Way back around fourth century, many battles were fought in China, some of them won and some lost. With that many battles, you’d have to have a whole lot of generals. Is it any wonder, then, that the names of some army commanders got – ummm – lost? That’s what happened to a linguistically talented general who first won whatever battle he had been engaged in (exact information is also lost – are you surprised?) and then decided to express his gratitude to his troops. No, he didn’t award a heap of medals, nor did he give out monetary rewards. He simply ordered residents of the neighboring villages to cook and bake various finger food appetizers – cakes, buns, and such – to be sent to the front line. Gratitude in Chinese is 點點心意; diǎn diǎn xīnyì, which was later shortened to 點心 (dim sum) (Wikipedia). This is, of course, a legend, one of many, as the exact origin of the term dim sum, which today means small appetizers, is – you guessed it! – lost. One thing is certain, though: the ubiquitous spring rolls, popular in many varieties throughout the world, firmly belong in this category.
It may come as another surprise to many of you, Beautiful People, but Chinese New Year is celebrated on the first day of Spring. It is otherwise called The Festival of Lights or Spring Festival. Since the little rolls, either savory or sweet, are among the most popular dim sum sold by street vendors during the festivities, they are also known as spring rolls. As such, they are already mentioned in The Old Book of Tang compiled in 10th century that contains, among its 200 volumes which cover every minute historical detail, 6 volumes on ceremonial matters, such as temple design, sacrifices, and festivals (Twitchett, 2009).
To bring good luck and prosperity in the upcoming year, Lion and Dragon dances are performed. The lion is believed to symbolize power and wisdom, and bring wealth. The dragon, on the other hand, is supposed to scare away evil spirits and bad luck associated with them. In effect, you are neatly covered on all sides with your happy future wrapped in one pretty package, just like the scrumptious filling of spring rolls is wrapped in its shell. In a quote from The Old Book of Tang, the phrase 「治妝未畢, 我未及餐, 爾且可點心」 “Zhì zhuāng wèi bì, wǒ wèi jí cān, ěr qiě kě diǎnxīn” means “I have not finished preparing myself and been ready for a proper meal, therefore you can treat yourself with some small snacks”. In this particular context, however, 點心 (dim sum) literally means “to lightly touch (your) heart” (ibid.).
I invite you, Beautiful People, to experience some of this excitement by mixing shredded cabbage with grated carrots, scallions, peppers, meatless ground beef, ginger and turmeric, marinate all this in soy sauce, sesame oil, rice vinegar, and wasabi powder, add sesame seeds and yellow mustard seeds, and let it sit for a couple of hours. Then wrap small portions in spring roll wraps and fry or bake. Dip into Hoisin sauce and let it touch your heart with the light of wisdom, happiness, and prosperity!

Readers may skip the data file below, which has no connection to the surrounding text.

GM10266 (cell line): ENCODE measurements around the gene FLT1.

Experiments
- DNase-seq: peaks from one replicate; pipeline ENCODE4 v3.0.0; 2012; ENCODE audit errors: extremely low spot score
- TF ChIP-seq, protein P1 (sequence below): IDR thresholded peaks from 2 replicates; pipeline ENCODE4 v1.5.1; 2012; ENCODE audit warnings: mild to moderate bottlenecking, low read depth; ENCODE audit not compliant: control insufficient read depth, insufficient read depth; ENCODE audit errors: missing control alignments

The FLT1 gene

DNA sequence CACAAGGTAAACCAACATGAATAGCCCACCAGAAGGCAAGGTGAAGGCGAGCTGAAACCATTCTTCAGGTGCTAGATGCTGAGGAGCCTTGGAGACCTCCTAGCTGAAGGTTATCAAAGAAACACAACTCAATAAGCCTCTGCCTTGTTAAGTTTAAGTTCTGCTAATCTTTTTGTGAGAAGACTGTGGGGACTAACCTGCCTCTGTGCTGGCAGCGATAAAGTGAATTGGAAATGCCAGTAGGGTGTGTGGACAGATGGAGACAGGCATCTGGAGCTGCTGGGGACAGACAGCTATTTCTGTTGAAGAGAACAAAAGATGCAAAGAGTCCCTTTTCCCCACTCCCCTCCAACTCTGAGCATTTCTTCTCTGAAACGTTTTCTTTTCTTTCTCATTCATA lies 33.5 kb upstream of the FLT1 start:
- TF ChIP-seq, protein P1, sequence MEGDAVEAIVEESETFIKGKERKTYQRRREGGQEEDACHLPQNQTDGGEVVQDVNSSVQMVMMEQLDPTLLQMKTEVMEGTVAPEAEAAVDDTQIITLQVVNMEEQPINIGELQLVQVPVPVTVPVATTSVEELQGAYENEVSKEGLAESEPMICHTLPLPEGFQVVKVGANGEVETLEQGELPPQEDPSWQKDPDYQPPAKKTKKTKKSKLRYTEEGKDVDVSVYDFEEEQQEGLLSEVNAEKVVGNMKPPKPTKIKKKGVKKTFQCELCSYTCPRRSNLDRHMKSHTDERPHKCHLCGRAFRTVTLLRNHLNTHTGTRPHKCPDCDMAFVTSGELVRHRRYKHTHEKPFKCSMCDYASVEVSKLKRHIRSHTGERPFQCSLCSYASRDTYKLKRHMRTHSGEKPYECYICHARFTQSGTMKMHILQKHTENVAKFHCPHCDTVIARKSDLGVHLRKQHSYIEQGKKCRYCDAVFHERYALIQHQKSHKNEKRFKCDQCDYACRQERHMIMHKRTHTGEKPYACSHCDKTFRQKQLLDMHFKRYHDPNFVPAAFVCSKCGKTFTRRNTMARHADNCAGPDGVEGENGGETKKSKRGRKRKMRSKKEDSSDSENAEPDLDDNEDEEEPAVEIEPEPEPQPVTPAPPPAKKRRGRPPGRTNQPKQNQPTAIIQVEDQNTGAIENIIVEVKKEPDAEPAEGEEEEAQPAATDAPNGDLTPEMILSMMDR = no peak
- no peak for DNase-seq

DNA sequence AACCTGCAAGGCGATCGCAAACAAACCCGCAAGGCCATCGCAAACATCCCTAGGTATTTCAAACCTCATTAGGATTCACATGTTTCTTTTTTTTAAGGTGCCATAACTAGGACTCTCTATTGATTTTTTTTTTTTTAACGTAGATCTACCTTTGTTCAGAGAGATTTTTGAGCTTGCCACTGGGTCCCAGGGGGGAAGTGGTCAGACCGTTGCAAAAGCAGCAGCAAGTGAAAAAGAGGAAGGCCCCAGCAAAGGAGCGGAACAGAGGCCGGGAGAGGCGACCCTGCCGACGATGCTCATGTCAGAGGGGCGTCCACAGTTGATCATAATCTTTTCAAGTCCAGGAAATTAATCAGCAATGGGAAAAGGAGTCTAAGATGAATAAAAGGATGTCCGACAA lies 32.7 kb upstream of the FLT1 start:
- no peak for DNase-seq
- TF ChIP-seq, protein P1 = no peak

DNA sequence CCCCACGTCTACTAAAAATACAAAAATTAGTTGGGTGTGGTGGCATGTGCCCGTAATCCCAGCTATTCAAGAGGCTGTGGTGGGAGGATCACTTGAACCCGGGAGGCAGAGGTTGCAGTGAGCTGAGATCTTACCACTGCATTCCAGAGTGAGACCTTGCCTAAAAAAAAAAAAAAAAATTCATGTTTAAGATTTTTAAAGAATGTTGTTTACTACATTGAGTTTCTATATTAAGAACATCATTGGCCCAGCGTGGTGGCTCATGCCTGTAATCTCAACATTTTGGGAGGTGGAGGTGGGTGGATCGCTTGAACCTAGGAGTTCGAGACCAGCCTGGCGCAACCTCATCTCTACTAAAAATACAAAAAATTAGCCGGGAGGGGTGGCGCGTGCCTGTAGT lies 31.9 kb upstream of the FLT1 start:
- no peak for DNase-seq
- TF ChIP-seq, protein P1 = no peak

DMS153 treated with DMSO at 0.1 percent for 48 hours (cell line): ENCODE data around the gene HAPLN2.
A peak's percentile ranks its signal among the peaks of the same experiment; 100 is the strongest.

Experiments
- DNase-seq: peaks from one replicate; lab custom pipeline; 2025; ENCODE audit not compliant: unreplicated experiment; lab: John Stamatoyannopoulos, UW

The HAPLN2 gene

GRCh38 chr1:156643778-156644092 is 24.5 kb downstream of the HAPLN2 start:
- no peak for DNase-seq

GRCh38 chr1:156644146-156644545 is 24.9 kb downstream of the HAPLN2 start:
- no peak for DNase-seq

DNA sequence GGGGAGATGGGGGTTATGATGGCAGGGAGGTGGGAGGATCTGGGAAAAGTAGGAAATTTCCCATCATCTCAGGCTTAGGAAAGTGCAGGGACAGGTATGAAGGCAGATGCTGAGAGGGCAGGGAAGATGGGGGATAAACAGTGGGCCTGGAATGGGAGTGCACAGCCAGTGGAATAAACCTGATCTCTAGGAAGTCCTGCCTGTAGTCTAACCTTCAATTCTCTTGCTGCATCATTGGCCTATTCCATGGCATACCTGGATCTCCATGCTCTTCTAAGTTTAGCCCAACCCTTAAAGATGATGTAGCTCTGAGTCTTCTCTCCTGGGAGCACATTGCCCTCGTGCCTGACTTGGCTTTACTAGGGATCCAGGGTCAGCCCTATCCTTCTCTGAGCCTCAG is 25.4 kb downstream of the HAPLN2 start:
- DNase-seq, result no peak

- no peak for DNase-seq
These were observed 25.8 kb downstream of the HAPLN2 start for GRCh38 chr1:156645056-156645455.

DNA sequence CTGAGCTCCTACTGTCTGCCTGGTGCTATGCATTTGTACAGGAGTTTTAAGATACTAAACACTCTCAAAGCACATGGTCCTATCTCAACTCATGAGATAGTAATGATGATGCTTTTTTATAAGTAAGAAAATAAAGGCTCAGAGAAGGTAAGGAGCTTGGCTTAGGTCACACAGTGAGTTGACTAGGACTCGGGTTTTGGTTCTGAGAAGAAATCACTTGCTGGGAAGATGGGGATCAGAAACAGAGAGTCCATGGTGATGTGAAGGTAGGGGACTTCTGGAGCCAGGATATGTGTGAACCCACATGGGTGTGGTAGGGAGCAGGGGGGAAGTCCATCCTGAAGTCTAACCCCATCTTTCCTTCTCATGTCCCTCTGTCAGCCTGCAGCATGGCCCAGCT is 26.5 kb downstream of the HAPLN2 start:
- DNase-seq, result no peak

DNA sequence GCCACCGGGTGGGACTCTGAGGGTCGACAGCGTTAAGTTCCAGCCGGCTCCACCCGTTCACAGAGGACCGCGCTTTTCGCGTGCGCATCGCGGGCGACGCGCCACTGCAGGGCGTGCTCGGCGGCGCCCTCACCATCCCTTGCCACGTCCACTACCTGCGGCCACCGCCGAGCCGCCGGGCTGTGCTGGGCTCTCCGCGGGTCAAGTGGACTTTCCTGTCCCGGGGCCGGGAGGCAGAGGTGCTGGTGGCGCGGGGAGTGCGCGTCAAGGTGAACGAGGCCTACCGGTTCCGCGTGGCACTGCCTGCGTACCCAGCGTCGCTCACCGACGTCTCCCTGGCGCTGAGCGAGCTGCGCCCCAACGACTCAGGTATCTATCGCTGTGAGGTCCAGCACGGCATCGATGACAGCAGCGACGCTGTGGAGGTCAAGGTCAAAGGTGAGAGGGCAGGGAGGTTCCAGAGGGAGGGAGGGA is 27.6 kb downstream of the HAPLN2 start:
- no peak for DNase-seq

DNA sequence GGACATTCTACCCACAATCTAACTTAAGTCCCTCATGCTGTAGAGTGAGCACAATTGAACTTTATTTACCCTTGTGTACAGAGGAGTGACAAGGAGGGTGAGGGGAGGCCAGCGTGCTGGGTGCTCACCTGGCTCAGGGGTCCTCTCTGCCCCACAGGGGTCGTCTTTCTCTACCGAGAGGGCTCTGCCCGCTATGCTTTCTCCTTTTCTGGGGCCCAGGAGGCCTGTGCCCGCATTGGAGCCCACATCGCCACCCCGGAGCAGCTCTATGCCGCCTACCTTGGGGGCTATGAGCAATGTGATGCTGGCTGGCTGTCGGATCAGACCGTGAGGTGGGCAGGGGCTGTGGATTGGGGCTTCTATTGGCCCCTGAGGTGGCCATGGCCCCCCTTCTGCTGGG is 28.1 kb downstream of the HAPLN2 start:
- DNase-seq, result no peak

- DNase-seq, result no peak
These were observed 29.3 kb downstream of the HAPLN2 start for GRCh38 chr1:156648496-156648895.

INGREDIENTS (makes 15 – 16 rolls)
- 4 cups shredded cabbage
- 1 cup grated carrots
- 3 – 4 chopped scallions
- 1/2 cup chopped red bell pepper (alternatively, chili pepper)
- 1/2 cup meatless ground beef
- 1 inch (2.5 cm) grated ginger
- 1/2 inch (1 cm) grated yellow turmeric
- 3 tblsp soy sauce
- 3 tblsp sesame oil
- 3 tblsp rice vinegar
- 1 tsp yellow mustard seeds
- 1 tsp white sesame seeds
- Pinch of wasabi powder, if not using chili peppers
- 1 package Spring Roll Wraps
For homemade Hoisin sauce:
- 1 tblsp soy sauce
- 1 tblsp agave or honey
- 1/2 tsp rice vinegar
- 1/2 tsp (or more to taste) wasabi powder
- Combine all ingredients except Spring Roll Wraps in a bowl, mix thoroughly, put aside for at least 2 hours, mixing occasionally.
- Prepare small bowls with warm water. Place one spring roll wrap on working surface with one corner facing you. Dip fingers in warm water, lightly wet borders of wrap.
- Place 1 heaping tablespoon of filling on wrap close to you. Start by folding corner closest to you, then fold side corners and roll. Wet top flap again before sealing. Continue.
- For crisp finish, fry on medium until golden brown on both sides, remove to a plate covered with paper towel to blot out excess oil.
- For soft finish, place on lightly misted with oil baking sheet, bake on 350 F for 8 minutes, flip, bake for 6 – 8 minutes.
- Serve hot with Hoisin sauce on the side.
- To make Hoisin sauce, mix all ingredients.
About the guest author:
Dolly Aizenman is the brainchild behind Kool Kosher Kitchen (Which her blog and her book are named after).
This charismatic Russian blogger is fond of cooking and writing.
She has a BA in Art and Music Education, MA in English, MS in Education and Ed.D. in Educational Leadership.